A few days ago I had the chance to meet up with a good friend at Maialino, a terrific restaurant and wine bar on Gramercy Park. I got there first, and had just ordered a glass of a Valle d’Oste rosé when he blew in and said, “Let’s do bubbles.” That sounded good, so he chose one that was new to me, the Cà de Noci Tre Dame from Emilio-Romagna. The choice was genius.
Cà de Noci, named after an adjacent walnut forest, is run by brothers Alberto and Giovani Masini. They started in 1993 with Lambrusco, the region’s traditional grape, then decided to plant other native varietals, that had long been abandoned by the region, in 2001. Around that time they also started to farm organically, with very low yields, and to make the wines with minimal intervention. In the cellar there is no fining or filtration, and no sulfites are added.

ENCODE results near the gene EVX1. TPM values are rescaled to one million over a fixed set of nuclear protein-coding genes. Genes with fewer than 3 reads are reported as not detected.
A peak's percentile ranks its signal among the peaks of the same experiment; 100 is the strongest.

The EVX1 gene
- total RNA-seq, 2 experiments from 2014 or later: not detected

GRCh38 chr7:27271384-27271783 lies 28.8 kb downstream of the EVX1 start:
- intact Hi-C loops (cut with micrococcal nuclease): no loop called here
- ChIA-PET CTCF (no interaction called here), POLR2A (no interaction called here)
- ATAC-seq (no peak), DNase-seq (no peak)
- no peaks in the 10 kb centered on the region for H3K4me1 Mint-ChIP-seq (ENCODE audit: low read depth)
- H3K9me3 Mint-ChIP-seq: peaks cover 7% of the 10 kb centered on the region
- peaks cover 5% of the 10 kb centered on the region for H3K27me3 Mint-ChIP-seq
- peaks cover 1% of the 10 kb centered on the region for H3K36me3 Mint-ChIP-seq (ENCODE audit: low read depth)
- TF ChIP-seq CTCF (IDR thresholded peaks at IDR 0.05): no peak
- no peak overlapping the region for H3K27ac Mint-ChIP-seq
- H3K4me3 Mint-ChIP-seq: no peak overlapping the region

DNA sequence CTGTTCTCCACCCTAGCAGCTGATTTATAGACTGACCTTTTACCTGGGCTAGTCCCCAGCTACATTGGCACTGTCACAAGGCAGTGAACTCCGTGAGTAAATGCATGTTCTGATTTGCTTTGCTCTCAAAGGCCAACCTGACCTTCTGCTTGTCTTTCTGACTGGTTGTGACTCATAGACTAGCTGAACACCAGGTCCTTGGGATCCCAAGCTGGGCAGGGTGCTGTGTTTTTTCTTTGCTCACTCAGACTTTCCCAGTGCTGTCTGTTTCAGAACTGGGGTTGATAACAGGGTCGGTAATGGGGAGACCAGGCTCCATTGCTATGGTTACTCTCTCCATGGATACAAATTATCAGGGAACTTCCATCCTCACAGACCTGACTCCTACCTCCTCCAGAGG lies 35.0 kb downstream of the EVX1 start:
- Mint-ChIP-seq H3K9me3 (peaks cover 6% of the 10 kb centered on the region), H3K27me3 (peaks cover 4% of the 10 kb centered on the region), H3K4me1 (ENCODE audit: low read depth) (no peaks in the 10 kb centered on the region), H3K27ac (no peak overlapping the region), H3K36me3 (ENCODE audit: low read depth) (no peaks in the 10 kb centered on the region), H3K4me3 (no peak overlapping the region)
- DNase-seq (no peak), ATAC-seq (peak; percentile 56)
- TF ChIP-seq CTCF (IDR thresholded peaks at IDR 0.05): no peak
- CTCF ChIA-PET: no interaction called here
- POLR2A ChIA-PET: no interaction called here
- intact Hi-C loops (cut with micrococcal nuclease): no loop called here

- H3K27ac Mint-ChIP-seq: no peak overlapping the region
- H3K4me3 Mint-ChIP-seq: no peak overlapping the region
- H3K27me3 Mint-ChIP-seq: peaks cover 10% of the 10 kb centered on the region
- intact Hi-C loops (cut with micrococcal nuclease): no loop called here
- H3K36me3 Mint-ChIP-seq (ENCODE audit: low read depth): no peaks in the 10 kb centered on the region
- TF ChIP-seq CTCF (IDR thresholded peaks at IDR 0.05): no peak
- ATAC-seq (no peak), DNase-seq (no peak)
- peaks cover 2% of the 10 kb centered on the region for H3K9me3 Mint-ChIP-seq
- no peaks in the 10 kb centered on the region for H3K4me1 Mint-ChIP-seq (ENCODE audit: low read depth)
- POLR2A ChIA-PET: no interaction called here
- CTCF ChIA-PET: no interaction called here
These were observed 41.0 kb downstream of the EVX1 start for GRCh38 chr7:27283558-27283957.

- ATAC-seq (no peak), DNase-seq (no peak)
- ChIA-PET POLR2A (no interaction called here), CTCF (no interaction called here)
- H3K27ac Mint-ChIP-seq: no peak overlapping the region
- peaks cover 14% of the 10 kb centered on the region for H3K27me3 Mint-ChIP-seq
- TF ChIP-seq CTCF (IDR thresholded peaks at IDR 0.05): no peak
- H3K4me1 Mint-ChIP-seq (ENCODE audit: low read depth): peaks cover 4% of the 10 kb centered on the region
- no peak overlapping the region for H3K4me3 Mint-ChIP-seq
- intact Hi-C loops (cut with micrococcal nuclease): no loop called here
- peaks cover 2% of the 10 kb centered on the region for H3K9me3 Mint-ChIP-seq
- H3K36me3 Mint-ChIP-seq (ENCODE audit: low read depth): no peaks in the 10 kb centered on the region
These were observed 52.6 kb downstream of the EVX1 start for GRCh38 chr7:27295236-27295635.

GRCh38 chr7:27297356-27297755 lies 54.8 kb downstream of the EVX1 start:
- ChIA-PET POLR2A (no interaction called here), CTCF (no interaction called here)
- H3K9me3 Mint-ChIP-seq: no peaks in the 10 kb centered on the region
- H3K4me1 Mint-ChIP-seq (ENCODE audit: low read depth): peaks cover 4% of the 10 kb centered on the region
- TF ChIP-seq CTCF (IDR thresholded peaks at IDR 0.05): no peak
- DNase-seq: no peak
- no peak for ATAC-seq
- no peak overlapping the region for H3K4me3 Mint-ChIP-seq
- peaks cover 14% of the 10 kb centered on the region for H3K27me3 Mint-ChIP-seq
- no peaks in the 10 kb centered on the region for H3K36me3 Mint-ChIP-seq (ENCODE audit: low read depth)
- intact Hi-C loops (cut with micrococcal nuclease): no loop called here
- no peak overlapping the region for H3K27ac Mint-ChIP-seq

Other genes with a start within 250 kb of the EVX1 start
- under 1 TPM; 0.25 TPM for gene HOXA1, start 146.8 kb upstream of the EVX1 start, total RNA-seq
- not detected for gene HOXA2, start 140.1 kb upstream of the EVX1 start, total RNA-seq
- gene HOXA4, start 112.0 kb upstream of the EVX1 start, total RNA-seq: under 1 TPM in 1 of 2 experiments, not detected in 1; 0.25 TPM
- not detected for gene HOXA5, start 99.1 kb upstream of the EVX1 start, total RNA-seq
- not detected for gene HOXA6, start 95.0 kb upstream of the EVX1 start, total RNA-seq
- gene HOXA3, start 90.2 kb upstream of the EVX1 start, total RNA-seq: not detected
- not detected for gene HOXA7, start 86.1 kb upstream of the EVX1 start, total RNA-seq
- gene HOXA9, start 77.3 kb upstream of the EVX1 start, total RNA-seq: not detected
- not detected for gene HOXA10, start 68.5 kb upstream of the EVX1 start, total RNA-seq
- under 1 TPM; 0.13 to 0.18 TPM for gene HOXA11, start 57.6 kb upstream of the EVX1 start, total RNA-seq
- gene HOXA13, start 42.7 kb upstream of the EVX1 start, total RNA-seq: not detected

The Tre Dame is a blend of Sgavetti and Termamira. It’s an extremely vivacious frizzante, thanks to a second fermentation in the bottle, a technique that is unusual in a region of mass-produced wines. Don’t look for any hint of sweetness in this savory fizz, though the cherry and currant fruit is amazingly lively and fresh. Because of the acidity and bubbles it works great with fatty foods, dry sausages and fancy pizzas. You can also enjoy a glass or three thanks to the 11.5% alcohol. Break the budget for this one because it’ll cost you around $35, but it’s worth every cent. Just give it a little chill and you’re good to go.